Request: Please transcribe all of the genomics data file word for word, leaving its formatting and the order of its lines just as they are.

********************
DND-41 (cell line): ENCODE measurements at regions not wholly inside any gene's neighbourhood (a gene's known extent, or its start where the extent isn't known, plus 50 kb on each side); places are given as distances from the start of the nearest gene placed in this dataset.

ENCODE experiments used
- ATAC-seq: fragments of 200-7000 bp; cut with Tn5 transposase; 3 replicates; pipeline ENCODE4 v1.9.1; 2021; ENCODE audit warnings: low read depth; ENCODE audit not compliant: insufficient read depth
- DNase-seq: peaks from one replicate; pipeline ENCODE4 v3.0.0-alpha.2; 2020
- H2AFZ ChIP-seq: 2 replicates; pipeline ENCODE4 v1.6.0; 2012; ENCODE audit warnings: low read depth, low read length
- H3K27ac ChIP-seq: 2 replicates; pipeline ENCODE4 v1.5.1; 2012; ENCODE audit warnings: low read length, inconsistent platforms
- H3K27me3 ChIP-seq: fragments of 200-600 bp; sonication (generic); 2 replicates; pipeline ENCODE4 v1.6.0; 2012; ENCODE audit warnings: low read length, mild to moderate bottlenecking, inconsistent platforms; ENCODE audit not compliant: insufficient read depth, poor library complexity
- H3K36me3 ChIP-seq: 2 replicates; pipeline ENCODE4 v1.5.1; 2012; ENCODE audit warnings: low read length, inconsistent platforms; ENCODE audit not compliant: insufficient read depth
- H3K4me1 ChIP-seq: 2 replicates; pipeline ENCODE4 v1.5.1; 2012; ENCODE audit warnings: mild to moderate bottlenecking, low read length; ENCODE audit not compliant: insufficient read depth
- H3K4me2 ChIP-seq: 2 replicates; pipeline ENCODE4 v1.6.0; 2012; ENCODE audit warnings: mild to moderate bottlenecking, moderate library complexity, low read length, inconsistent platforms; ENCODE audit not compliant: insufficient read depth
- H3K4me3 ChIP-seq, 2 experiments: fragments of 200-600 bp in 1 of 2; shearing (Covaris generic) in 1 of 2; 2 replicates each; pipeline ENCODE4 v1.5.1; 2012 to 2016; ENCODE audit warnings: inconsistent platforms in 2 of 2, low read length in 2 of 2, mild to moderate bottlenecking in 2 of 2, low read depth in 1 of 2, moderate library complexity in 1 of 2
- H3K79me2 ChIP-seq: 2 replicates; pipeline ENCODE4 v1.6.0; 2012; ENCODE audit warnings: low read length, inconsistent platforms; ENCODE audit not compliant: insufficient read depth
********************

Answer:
DND-41 (cell line): ENCODE measurements at regions not wholly inside any gene's neighbourhood (a gene's known extent, or its start where the extent isn't known, plus 50 kb on each side); places are given as distances from the start of the nearest gene placed in this dataset.

ENCODE experiments used
- ATAC-seq: fragments of 200-7000 bp; cut with Tn5 transposase; 3 replicates; pipeline ENCODE4 v1.9.1; 2021; ENCODE audit warnings: low read depth; ENCODE audit not compliant: insufficient read depth
- DNase-seq: peaks from one replicate; pipeline ENCODE4 v3.0.0-alpha.2; 2020
- H2AFZ ChIP-seq: 2 replicates; pipeline ENCODE4 v1.6.0; 2012; ENCODE audit warnings: low read depth, low read length
- H3K27ac ChIP-seq: 2 replicates; pipeline ENCODE4 v1.5.1; 2012; ENCODE audit warnings: low read length, inconsistent platforms
- H3K27me3 ChIP-seq: fragments of 200-600 bp; sonication (generic); 2 replicates; pipeline ENCODE4 v1.6.0; 2012; ENCODE audit warnings: low read length, mild to moderate bottlenecking, inconsistent platforms; ENCODE audit not compliant: insufficient read depth, poor library complexity
- H3K36me3 ChIP-seq: 2 replicates; pipeline ENCODE4 v1.5.1; 2012; ENCODE audit warnings: low read length, inconsistent platforms; ENCODE audit not compliant: insufficient read depth
- H3K4me1 ChIP-seq: 2 replicates; pipeline ENCODE4 v1.5.1; 2012; ENCODE audit warnings: mild to moderate bottlenecking, low read length; ENCODE audit not compliant: insufficient read depth
- H3K4me2 ChIP-seq: 2 replicates; pipeline ENCODE4 v1.6.0; 2012; ENCODE audit warnings: mild to moderate bottlenecking, moderate library complexity, low read length, inconsistent platforms; ENCODE audit not compliant: insufficient read depth
- H3K4me3 ChIP-seq, 2 experiments: fragments of 200-600 bp in 1 of 2; shearing (Covaris generic) in 1 of 2; 2 replicates each; pipeline ENCODE4 v1.5.1; 2012 to 2016; ENCODE audit warnings: inconsistent platforms in 2 of 2, low read length in 2 of 2, mild to moderate bottlenecking in 2 of 2, low read depth in 1 of 2, moderate library complexity in 1 of 2
- H3K79me2 ChIP-seq: 2 replicates; pipeline ENCODE4 v1.6.0; 2012; ENCODE audit warnings: low read length, inconsistent platforms; ENCODE audit not compliant: insufficient read depth